Stef and I got our first shots of AstraZeneca against Covid. Stef had no ill-efects, but I woke up in the middle of the night with a fever and chills. I went to work the next day feeling tired, but the fever and chills went away with doses of paracetamal, so it was no big deal.

I keep reading and hearing about the thrombosis from the AstraZeneca, and saw that some doctors think that the vaccine was encouraging some cells to work like platelets and act as ‘bandaids’, causing blood clots. It is worrisome that this wasn’t found out before the vaccine was rolled out, but on the other hand, it is extremely rare, so only a huge roll out would have brought this to light. The fact that over thirty million doses have been given and such a small number of people affected makes it difficult to say whether or not the cases of throbosis were caused by the vaccine, or would have happened anyway.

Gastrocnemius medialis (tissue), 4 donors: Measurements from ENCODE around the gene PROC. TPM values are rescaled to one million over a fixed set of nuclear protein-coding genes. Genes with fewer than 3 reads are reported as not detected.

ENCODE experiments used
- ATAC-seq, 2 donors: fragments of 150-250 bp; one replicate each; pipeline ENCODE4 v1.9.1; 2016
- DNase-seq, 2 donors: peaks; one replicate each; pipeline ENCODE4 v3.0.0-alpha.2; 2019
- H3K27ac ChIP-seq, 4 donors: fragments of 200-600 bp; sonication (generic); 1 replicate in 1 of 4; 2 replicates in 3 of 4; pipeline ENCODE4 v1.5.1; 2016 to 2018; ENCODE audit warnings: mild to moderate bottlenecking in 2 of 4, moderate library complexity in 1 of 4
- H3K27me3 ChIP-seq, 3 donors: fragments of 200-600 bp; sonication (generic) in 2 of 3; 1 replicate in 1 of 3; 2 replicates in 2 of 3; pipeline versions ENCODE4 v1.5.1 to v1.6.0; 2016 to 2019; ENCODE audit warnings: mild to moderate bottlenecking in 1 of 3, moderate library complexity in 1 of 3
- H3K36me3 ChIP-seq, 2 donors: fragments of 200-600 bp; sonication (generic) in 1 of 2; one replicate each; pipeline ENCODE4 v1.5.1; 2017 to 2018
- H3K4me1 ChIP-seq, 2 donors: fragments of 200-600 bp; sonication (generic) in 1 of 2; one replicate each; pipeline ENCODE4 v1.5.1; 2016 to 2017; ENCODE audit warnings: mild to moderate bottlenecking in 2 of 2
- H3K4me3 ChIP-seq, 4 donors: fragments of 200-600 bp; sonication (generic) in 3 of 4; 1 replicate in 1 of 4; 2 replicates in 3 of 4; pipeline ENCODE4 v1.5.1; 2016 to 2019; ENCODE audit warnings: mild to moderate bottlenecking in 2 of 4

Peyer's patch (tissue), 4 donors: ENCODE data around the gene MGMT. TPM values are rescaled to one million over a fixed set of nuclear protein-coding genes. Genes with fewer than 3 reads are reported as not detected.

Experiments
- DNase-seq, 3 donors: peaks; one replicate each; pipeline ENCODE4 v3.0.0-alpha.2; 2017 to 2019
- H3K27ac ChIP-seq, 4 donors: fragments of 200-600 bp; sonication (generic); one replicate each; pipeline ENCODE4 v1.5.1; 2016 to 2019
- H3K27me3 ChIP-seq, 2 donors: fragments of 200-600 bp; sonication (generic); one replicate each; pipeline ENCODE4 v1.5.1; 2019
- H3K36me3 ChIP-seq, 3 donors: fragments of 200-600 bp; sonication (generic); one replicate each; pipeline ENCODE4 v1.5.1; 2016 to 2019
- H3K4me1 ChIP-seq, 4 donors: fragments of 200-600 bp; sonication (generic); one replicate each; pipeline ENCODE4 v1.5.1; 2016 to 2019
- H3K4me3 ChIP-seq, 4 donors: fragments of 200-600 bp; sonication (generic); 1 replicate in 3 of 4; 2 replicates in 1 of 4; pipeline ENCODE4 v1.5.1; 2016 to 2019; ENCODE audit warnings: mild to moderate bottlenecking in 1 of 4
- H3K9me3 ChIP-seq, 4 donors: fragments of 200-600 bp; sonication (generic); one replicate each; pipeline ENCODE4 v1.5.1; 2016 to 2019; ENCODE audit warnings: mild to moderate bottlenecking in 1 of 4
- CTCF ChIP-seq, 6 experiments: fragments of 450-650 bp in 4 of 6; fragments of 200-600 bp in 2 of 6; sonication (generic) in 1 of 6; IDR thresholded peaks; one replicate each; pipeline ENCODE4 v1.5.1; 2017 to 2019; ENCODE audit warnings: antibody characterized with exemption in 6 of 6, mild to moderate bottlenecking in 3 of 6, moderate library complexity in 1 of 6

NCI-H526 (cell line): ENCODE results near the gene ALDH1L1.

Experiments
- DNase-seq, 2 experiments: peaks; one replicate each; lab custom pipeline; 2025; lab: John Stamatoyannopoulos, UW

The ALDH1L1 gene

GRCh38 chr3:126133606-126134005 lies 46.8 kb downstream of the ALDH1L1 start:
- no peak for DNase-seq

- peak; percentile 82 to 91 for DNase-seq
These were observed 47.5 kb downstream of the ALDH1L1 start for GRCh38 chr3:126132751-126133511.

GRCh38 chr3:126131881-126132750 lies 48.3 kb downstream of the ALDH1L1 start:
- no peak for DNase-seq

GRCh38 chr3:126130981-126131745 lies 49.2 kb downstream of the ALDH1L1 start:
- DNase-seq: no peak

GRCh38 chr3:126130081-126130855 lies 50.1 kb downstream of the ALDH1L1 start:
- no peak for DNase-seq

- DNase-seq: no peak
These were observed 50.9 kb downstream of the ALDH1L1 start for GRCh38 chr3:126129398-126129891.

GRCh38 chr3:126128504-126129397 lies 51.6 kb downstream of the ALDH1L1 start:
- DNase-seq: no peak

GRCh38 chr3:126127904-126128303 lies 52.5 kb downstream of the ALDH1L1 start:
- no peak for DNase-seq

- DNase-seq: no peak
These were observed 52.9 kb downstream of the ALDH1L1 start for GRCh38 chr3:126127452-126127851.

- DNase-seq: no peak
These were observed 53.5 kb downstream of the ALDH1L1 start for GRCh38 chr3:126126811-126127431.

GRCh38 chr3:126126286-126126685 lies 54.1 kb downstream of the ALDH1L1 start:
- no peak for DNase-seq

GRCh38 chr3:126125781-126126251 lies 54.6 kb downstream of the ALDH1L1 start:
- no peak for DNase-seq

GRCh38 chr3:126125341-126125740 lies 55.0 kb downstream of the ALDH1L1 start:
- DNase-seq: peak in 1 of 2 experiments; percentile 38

Because people have been in a sort of lockdown for over a year and have therefor gotten less excercise than they normally would have could also be a factor. After weighing the risk of getting thrombisis (one in every 600,000 persons) and catching Covid, I decided that the AstraZeneca jab was a better choice for me. I was impressed at how it was developed, the price, and hopeful that it will be able to slow, even stop, the spread of Covid if enough people get it. Because it is so cheap to make, it will be a boon for the poorer countries. So let’s take a moment to give thanks to science and to scientific breakthroughs, and let’s hope that this marks the beginning of the end for the pandemic.